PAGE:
Plausible Deniability

dancing in the streets


Niall doesn’t text her again. Aila doesn’t know why it hurts—it’s what she wanted after he was so cold. After all the back-and-forth. The cycle of attention and pretending she doesn’t exist. Colton had destroyed her trust, but he taught her she deserves better.

Niall isn’t better.

The morning of the Spring Festival dawns bright and warm. Aila doesn’t want to attend, but she knows her friends will worry if she doesn’t. The group has never not gone to any of the festivals—the one time the city shuts down. Only emergency services remain staffed.

Restaurants set up booths along the main streets, coffee-shops handing out pastries and drinks without expectations of repayment. Tables of goods and balloon artists line the blocks. Tourism is at an all-time high; the festivals are well-known in surrounding cities, and for good reason. It brings everyone together for a fun time with no responsibilities.

Aila dons the typical outfit for the Spring Festival: brightly coloured top and jeans, ribbons braided in her hair, flowers painted on her cheeks. Paisley coats her dark skin with silver glitter, and Angel’s false lashes are covered with blue mascara. Willow twirls through the living room, lilac skirt flaring around her legs. Cheyenne is the last one finished.

As she stares at her friends, the darkness melts from Aila’s chest. She may have lost what Niall could have been, but she’ll always have these women. The ones who saved her from the heartbreak that came with Colton and Aubrey. The ones who are still here through everything with Niall.

Aila clings to Paisley’s hand as Angel leads them through the throngs of people, the crowd that’s gathered to celebrate the start of another spring. Voices hang thick in the air—no singular accent, no one language, musical in the beauty. Her head swims at the overwhelming aromas of foods laid out and the hard bumps of shoulders against hers.

The group comes to a stop in front of a stage. Aila can barely differentiate this band’s sound from the others, but she doesn’t mind. The wall of noise reminds her why she’s here. Niall may be an utter jerk. He can’t take away her enjoyment of the Spring Festival.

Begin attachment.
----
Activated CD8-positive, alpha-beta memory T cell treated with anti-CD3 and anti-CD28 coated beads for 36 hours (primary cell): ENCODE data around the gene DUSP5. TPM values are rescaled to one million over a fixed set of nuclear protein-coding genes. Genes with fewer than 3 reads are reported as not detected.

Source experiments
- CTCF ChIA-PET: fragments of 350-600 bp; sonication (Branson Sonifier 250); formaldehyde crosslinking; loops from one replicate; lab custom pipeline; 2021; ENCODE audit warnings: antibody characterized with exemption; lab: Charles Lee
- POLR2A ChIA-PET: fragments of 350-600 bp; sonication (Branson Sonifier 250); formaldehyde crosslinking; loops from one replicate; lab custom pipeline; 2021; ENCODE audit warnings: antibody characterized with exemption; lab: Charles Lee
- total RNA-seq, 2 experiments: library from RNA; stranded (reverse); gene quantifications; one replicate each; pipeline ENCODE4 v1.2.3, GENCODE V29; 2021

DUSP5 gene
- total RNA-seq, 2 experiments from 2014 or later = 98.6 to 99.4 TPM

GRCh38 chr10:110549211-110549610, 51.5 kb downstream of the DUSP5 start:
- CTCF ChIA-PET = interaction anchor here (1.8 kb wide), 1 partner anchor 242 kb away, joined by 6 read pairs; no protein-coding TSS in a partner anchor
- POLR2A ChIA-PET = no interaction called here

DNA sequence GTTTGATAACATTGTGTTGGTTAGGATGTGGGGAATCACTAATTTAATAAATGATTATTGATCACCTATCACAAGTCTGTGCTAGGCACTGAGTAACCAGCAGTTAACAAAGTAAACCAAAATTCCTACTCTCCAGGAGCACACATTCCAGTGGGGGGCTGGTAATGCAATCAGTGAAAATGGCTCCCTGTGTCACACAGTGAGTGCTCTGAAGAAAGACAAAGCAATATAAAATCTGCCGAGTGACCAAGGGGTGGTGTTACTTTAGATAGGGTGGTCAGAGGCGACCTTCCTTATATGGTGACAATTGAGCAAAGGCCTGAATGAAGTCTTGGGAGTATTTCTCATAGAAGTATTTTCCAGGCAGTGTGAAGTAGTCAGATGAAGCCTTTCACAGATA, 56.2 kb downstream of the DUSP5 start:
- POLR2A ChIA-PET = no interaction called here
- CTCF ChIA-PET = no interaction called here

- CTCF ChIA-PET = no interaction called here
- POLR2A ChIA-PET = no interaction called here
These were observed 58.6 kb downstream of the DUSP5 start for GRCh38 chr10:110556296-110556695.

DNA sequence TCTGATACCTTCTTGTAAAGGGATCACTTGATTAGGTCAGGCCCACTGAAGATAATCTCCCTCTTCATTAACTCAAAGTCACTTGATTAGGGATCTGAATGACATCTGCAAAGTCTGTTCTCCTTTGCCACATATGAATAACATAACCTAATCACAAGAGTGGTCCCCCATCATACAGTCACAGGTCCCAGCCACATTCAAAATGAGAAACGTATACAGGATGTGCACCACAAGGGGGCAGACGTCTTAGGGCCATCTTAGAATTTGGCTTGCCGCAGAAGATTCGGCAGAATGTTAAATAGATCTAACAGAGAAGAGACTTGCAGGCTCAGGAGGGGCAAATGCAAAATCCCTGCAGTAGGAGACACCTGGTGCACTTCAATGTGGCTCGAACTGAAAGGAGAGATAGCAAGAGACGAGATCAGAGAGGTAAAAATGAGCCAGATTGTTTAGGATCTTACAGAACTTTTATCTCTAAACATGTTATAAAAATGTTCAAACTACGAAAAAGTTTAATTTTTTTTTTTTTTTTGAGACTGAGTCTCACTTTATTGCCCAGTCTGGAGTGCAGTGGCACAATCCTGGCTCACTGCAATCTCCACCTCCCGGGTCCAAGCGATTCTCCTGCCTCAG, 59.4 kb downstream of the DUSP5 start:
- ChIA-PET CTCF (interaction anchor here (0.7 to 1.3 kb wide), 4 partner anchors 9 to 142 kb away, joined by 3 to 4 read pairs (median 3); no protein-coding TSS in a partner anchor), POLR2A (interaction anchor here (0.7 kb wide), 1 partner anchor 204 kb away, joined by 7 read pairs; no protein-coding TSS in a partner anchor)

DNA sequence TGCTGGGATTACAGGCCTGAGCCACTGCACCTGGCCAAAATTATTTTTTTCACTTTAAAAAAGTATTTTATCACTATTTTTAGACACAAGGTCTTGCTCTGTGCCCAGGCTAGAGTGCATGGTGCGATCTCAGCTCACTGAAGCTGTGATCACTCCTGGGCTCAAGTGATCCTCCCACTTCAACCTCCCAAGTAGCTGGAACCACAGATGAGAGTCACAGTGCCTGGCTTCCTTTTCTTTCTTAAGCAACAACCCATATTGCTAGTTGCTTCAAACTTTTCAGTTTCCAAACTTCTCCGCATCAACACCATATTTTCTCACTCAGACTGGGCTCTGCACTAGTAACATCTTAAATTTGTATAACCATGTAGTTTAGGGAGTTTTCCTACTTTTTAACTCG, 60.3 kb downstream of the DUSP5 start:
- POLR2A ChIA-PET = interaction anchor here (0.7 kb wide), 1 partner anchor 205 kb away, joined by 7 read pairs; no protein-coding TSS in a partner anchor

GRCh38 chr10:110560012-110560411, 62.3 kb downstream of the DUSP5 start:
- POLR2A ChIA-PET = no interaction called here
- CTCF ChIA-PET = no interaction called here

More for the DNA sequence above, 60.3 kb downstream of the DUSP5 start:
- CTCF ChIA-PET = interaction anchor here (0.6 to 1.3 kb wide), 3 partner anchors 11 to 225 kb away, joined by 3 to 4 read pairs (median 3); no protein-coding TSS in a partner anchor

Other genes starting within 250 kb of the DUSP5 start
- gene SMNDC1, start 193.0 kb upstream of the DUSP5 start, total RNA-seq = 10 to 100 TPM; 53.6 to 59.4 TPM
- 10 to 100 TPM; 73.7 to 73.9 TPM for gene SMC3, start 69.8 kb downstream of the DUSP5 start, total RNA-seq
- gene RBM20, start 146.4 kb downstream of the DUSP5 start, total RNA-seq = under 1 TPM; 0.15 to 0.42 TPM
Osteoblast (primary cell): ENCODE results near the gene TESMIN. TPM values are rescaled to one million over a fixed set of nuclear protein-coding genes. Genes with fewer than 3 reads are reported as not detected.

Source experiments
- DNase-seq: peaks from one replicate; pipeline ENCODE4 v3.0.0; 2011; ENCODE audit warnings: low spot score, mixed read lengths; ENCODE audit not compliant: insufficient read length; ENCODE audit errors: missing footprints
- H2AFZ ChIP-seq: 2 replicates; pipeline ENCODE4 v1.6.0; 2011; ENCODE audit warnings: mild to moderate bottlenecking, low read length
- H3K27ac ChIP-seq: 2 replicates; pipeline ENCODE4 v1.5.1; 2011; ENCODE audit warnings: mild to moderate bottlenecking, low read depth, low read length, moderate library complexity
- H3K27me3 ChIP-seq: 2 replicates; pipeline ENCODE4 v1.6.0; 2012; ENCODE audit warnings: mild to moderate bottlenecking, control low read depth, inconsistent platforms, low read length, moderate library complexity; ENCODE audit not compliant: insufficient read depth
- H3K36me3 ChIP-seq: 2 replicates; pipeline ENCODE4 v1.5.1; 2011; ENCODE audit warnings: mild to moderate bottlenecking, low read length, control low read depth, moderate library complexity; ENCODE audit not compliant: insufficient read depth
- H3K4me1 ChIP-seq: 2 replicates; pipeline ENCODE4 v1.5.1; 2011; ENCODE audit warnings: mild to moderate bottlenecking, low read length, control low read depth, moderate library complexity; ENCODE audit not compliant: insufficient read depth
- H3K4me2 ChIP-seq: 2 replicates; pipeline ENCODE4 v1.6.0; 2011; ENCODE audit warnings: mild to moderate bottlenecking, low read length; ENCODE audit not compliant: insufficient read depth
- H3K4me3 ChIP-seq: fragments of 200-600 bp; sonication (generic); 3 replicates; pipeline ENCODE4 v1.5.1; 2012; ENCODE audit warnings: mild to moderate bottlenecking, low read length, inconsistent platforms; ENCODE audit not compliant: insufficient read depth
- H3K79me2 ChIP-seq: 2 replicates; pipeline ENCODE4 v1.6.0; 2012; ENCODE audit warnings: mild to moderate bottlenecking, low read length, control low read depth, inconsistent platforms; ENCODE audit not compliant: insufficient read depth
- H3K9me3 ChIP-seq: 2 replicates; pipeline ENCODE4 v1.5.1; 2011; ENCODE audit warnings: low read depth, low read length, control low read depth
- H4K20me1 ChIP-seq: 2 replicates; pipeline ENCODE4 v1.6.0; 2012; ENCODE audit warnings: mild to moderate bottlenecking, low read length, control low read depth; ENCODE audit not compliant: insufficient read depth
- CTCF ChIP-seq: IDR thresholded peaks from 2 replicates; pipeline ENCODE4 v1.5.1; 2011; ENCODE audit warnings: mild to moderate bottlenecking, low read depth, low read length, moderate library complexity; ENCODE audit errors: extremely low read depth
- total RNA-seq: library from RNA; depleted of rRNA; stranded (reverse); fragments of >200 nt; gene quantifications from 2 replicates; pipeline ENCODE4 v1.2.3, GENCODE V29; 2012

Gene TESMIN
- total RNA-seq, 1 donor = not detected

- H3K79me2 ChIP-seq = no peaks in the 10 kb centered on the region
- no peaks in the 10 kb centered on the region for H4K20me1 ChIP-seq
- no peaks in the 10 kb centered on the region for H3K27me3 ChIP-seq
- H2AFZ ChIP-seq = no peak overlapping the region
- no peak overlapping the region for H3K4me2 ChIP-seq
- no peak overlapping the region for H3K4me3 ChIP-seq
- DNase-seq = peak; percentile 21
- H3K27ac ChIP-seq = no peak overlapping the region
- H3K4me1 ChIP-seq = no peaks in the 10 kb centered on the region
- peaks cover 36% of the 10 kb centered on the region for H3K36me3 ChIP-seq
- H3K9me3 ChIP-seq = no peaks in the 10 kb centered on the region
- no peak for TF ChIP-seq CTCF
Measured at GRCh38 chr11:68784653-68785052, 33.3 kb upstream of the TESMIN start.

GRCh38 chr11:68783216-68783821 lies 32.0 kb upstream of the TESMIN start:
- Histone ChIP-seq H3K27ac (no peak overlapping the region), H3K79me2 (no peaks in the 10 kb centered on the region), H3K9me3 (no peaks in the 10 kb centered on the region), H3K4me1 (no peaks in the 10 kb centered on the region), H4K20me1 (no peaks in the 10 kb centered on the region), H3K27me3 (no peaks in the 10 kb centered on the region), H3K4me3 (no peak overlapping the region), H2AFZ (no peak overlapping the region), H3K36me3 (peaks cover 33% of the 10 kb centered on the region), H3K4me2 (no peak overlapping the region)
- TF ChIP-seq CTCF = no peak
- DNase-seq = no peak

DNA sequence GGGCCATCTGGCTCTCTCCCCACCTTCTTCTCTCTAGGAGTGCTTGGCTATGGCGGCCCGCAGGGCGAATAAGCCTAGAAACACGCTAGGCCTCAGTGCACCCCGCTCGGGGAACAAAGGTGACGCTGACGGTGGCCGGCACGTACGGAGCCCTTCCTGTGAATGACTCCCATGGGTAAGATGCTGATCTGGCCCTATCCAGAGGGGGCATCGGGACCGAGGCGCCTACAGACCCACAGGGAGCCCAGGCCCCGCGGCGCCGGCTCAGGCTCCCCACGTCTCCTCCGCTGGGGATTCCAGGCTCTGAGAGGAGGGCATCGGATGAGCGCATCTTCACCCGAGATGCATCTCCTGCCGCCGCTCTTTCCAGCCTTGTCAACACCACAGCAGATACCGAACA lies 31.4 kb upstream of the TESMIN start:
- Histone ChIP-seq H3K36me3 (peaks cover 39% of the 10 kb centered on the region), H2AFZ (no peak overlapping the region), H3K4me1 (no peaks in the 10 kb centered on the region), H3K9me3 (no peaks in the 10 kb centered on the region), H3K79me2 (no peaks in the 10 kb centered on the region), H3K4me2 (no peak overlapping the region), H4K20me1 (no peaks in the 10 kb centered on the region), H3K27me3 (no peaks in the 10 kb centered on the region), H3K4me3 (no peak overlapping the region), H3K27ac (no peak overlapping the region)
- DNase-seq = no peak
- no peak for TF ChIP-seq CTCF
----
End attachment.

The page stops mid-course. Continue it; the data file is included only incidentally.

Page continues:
Cheyenne latches onto Aila, spinning them both in circles, as the song changes to something distinctly Celtic. Bright. Aila steps to the side as Angel, Willow, and Paisley link arms to do a jig. The fiddler notices them, laughs, and taps his toe to the beat. He shouts encouragement at the women dancing in front of the stage, and Aila laughs when Paisley blows a kiss to the man.

She isn’t sure what makes her look up to the balconies of surrounding buildings, but she does. On one side, the man from the club sits surrounded by equally terrifying men. Aila chokes on a breath when he winks at her. She turns away and hopes he forgets about her.

A movement from the north catches her attention next. She has no hope of recognising this man, but she recognises the air of danger, darkness, that enshrouds him. The shadows catch on his face, throw the scars into deep recess. His greying hair shines in the sunlight. Gnarled fingers grip the balustrade.

Niall stands on another balcony, across the street from the first group. His gaze drifts along the streets as if he’s watching over them. As if he’s keeping guard. His white suit jacket flutters in the breeze; Aila can’t help but note the similarities between an angel and him. Tania rests a hand on his shoulder, mouth moving, and his head snaps to the left.

His eyes are hard even through the distance. He raises a brow—a question? An acknowledgment? Aila isn’t sure—but then he turns his back to the festival. Tania takes his place. Aila swallows harshly then faces her friends.

Niall has done what she wanted. He’s respected her wishes of not contacting her. Aila wonders if it was a mistake.

A sharp whistle breaks through the noise. She glances up, but none of the groups above seem bothered. Shrugging, she tugs on Cheyenne’s hand and leads her friend toward the nearest food booth. Chey chatters on about Jenna and the wedding.

“We want a longer engagement, ya know? Everything I’ve read says a long engagement has better results for longevity of a relationship.”

Aila snorts as she swipes a packet of mustard from the bin. “Trust me. You and Jenna are sickening with how in love you are. Your relationship is gonna be one of legends.”

“You’re only saying that because you’re my friend.” Cheyenne sighs, picking up her bratwurst. “So what’s going on with you and that guy?”

“What do you mean?”